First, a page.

It doesn't look like concours is the goal, so I would suggest getting pinstripe tape. As for painting the tank itself, without removing the chrome, there's no good way to paint over it as adhesion would be the issue. Because of that, you'd be best off with rattle cans rather than waste money on automotive paint. You will want to sand that with some heavy grit sandpaper and use an acid etching primer for best adhesion. Depending on what you want to do, you may be able to get a bodyshop to do it cheap. I did most of the work on my 2000 Iver Johnson in automotive 2k. Base coat came out perfect and was quite easy using Preval sprayers, but the nozzles are no good for clear coat. Went to a body shop on a Saturday and one of the guys that worked there (not the owner) did the clear for me under the table and sure beat the job I would do even if I had a gun. It was $100, but the minimum size can of clear I can get from a local supplier is $80, anyway. I painted the pinstripe and lettering myself and applied the decals prior to the clear. The other problem in this case was where the paint met bare metal at the polished aluminum head tube. To protect the paint from chipping at the edge, I wrapped a piece of 3M film around the head tube and covering the paint edges. It also works well at cable rub points and as a chain stay protector. In your case, you might want to think about getting some of that film for the painted part of the tank. As long as the paint adheres decently enough (like better than trying to paint stinking HDPE), the film will protect it from most abrasion, which would be a constant threat.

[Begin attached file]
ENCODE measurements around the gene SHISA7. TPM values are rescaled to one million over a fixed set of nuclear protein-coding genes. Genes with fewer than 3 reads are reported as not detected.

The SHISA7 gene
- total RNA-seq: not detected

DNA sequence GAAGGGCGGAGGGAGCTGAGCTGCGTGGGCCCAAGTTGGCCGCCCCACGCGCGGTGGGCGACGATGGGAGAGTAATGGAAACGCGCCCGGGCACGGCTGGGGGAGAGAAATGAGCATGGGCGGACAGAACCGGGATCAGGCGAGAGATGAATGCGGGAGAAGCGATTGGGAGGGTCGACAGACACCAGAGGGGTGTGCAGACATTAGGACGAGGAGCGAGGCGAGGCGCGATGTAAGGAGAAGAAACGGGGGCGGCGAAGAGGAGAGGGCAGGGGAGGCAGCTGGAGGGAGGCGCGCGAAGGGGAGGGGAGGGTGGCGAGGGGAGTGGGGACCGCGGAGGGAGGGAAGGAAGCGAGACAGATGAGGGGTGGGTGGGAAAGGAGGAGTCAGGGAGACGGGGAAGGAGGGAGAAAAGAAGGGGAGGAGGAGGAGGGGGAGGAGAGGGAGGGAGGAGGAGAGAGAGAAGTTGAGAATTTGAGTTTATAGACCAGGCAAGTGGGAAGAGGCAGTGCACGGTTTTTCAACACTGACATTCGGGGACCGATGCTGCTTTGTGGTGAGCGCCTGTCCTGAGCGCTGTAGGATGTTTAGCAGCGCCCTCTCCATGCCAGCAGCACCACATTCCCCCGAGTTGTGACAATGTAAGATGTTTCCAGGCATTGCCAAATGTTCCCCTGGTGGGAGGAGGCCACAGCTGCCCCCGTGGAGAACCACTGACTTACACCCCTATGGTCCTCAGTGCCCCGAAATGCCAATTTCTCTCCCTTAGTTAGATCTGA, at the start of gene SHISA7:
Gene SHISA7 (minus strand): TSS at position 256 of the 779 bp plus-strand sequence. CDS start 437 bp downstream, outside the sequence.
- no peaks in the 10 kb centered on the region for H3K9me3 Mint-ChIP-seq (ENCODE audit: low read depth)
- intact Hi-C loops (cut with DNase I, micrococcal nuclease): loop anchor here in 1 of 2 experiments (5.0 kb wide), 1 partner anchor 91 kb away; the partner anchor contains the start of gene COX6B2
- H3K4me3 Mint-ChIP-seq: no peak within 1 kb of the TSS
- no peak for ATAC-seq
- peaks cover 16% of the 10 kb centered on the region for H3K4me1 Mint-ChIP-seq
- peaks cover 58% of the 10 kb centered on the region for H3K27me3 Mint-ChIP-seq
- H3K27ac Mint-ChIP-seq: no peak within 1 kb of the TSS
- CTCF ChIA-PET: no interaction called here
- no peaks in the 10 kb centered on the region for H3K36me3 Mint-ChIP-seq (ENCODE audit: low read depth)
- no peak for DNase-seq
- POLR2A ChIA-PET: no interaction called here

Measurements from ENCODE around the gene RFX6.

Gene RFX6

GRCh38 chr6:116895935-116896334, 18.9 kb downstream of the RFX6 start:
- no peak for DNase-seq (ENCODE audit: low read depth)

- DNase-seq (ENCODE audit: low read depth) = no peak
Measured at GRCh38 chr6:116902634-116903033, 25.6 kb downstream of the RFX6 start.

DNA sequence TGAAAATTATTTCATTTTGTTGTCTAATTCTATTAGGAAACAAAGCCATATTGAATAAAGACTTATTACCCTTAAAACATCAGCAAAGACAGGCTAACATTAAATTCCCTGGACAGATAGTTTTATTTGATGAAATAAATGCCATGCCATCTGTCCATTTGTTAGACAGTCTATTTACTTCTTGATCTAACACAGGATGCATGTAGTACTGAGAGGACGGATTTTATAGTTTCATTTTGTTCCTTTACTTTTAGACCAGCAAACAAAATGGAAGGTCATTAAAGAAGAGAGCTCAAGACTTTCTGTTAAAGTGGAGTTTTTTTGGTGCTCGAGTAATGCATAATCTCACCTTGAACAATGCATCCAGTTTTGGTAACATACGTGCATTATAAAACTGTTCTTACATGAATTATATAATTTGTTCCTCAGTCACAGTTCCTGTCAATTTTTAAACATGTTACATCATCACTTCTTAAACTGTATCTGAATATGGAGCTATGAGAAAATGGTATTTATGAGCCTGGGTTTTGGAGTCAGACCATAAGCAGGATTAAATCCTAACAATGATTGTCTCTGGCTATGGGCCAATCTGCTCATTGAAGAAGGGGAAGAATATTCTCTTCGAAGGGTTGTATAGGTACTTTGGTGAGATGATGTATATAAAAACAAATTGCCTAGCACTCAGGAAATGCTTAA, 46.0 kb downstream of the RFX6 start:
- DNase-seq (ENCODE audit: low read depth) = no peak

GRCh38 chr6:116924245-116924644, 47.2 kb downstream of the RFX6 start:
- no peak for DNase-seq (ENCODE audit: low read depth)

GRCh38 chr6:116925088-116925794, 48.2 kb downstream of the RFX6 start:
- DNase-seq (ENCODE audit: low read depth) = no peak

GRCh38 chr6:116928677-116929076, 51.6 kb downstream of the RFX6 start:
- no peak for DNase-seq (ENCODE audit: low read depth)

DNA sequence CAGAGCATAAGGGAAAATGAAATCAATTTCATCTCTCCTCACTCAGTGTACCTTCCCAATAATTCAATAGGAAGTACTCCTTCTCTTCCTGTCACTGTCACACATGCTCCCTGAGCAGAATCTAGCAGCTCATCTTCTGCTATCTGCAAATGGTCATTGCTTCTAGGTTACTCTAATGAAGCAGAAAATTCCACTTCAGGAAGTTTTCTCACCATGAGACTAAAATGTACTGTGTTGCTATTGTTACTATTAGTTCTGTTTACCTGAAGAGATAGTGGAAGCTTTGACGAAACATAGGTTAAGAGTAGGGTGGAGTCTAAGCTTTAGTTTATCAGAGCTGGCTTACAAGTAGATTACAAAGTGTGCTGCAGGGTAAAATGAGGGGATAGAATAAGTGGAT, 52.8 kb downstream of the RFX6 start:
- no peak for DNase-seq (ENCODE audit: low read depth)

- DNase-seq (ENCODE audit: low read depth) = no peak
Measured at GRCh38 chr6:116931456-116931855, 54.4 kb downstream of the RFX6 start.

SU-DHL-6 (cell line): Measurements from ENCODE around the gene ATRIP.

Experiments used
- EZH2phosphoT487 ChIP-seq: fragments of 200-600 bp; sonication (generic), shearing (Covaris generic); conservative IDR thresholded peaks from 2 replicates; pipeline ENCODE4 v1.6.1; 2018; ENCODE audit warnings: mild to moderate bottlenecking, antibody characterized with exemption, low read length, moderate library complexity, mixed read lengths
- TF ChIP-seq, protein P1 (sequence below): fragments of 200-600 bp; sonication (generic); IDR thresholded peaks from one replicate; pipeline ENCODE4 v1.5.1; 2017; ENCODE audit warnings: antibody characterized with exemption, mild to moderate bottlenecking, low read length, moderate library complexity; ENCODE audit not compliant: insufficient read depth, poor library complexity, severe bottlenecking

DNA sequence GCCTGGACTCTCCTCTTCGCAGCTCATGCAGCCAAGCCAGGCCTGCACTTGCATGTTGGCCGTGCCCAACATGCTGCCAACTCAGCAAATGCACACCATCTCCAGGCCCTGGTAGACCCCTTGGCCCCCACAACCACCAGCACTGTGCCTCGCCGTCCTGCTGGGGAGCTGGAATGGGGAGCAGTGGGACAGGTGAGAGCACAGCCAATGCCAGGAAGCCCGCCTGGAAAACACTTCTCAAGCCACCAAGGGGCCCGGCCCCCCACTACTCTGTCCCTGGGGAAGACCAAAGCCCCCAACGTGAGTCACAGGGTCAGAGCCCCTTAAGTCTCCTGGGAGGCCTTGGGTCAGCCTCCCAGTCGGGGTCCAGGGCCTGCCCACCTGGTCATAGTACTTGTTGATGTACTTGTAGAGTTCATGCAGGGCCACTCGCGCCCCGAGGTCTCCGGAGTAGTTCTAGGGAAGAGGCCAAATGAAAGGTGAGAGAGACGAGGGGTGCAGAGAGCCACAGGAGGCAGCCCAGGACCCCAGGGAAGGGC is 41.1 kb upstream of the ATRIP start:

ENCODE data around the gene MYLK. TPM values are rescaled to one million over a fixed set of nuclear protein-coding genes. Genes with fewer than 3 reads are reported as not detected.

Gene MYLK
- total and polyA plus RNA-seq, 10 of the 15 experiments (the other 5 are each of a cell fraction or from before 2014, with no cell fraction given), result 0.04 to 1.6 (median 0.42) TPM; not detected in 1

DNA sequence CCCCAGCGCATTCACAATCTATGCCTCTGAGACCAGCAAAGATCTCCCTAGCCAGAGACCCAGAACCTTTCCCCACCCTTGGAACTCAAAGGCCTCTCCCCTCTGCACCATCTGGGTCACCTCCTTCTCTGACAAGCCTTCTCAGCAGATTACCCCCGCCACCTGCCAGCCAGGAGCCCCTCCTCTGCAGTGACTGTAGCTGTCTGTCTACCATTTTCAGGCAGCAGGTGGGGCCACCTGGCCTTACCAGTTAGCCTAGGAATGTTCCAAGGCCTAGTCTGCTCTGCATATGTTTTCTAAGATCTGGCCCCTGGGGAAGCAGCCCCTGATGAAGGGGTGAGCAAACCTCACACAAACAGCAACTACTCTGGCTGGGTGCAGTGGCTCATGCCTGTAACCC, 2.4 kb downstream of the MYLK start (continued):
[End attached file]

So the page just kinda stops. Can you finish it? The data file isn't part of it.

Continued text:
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rustjunkie

. . . . . . .
Moderator
As for painting the tank itself, without removing the chrome, there's no good way to paint over it as adhesion would be the issue. ...You will want to sand that with some heavy grit sandpaper and use an acid etching primer for best adhesion.

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I may be wrong but isn't the chrome plating under the opaque red important to the look of that paint?
 

Freqman1

Riding a '37 Dayton Super Streamline
I'm thinking the Testors candy red (transparent would probably be a pretty good match here. I'd prep this with a good wipe down of lacquer thinner and mist a coat on and then give it a full wet coat which should achieve the depth you need. If not hit it once more. V/r Shawn